Using __try_cast for Dynamic Casting

Using __try_cast for Dynamic Casting

C++ supports the idea of casting, wherein you tell the compiler to convert one type into another to use it in an expression. Although casting can be useful, it can also be dangerous, and the __try_cast keyword has been introduced in the Managed Extensions for C++ to help make the operation safer. The following code fragment shows both safe and unsafe casting:

// Define the Vehicle and Car classes __gc class Vehicle {}; __gc class Car : public Vehicle {}; __gc class Truck : public Vehicle {}; __gc class Bus : public Vehicle {}; ... Car* pc = new Car(); // Create a Car Vehicle* pv = pc; // Point to it using a Vehicle pointer - // OK ... Car* pc2 = pv; // Copy pv into another Car* pointer - // not OK!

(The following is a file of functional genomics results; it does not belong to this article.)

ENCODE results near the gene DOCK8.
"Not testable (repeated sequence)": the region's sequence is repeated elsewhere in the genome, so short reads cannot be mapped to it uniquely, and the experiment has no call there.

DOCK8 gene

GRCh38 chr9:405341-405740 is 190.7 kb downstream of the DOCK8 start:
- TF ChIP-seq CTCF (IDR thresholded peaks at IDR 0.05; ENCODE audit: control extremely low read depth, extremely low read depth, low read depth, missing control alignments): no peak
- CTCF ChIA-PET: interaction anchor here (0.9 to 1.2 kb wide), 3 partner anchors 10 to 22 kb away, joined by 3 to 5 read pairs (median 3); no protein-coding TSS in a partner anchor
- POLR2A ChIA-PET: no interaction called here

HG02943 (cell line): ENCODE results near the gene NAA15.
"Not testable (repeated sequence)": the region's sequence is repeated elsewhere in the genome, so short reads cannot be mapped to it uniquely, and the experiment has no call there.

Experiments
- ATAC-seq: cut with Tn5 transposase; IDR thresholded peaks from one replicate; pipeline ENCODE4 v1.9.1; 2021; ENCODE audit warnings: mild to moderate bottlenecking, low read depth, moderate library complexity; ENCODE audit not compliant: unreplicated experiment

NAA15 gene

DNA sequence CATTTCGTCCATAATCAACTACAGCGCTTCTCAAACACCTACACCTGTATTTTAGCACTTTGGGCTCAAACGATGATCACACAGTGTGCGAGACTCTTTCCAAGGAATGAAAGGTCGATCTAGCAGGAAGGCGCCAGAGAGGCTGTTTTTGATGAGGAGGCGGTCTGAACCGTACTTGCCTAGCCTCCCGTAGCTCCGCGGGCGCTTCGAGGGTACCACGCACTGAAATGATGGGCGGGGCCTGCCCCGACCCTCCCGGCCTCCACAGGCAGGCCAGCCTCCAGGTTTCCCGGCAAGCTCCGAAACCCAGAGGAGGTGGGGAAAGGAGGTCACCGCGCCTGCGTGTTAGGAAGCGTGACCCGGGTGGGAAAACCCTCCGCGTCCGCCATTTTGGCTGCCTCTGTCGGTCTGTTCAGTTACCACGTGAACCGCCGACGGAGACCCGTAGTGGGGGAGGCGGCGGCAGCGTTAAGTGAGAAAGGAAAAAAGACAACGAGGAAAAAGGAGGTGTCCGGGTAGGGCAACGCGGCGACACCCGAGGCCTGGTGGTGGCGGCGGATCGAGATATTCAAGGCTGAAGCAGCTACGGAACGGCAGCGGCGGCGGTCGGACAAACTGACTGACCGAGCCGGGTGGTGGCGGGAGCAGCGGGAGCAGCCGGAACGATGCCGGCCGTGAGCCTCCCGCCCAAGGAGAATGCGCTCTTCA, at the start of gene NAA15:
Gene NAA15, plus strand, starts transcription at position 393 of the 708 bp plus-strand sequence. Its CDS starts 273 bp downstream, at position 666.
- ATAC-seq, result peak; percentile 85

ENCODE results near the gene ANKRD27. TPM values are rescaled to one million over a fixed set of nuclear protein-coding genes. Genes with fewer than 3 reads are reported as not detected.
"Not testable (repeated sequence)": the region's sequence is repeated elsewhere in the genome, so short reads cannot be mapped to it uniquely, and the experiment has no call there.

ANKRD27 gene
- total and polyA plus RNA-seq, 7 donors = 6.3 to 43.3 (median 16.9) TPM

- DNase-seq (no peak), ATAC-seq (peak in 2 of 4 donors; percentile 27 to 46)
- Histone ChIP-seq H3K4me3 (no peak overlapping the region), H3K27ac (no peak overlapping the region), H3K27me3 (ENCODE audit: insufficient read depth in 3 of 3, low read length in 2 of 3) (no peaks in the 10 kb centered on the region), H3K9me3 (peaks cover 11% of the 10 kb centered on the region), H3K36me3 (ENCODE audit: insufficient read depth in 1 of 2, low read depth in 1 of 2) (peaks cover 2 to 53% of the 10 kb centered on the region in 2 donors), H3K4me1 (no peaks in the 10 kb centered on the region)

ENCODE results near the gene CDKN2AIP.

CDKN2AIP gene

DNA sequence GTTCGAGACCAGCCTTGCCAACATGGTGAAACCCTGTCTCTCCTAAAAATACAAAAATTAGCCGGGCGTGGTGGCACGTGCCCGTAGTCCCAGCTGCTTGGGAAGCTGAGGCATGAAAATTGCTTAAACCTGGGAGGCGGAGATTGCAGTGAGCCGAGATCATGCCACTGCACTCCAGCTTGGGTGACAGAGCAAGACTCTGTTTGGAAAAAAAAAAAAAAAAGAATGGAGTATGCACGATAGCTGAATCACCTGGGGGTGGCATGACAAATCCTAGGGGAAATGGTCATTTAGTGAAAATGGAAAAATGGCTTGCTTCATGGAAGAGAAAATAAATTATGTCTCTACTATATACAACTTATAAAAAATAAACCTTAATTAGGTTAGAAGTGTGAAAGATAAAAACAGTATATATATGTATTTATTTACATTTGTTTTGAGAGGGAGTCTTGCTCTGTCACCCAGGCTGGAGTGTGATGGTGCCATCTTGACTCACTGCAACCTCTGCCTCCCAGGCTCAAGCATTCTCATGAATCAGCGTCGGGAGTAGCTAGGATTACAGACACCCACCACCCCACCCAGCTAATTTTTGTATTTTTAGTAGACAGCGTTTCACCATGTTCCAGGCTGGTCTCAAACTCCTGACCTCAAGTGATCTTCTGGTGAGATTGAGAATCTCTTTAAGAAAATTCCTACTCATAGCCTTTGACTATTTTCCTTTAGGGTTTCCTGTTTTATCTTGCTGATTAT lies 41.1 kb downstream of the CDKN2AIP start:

The compiler raises an error on the last line, complaining that it can’t convert a Vehicle* to a Car*. The problem is that a Vehicle pointer could point to any object derived from Vehicle, such as a Truck or a Bus. Implicitly casting from a Car to a Vehicle is fine because a Car is a Vehicle; going the other way doesn’t work because not every Vehicle is a Car. The way around this issue is to use the __try_cast construct, like this:

try { Car* pc2 = __try_cast<Car*>(pv); } catch(System::InvalidCastException* pce) { Console::WriteLine("Cast failed"); }

At run time, __try_cast checks the object on the other end of the pointer to see if it has the same type as the object you’re trying to cast to. If it does, the cast works; if it doesn’t, an InvalidCastException is thrown.


dynamic_cast construct supported by standard C++. The difference is that __try_cast throws an exception if the cast fails.

Microsoft Visual C++  .NET(c) Step by Step
Microsoft Visual C++ .NET(c) Step by Step
ISBN: 735615675
Year: 2003
Pages: 208 © 2008-2017.
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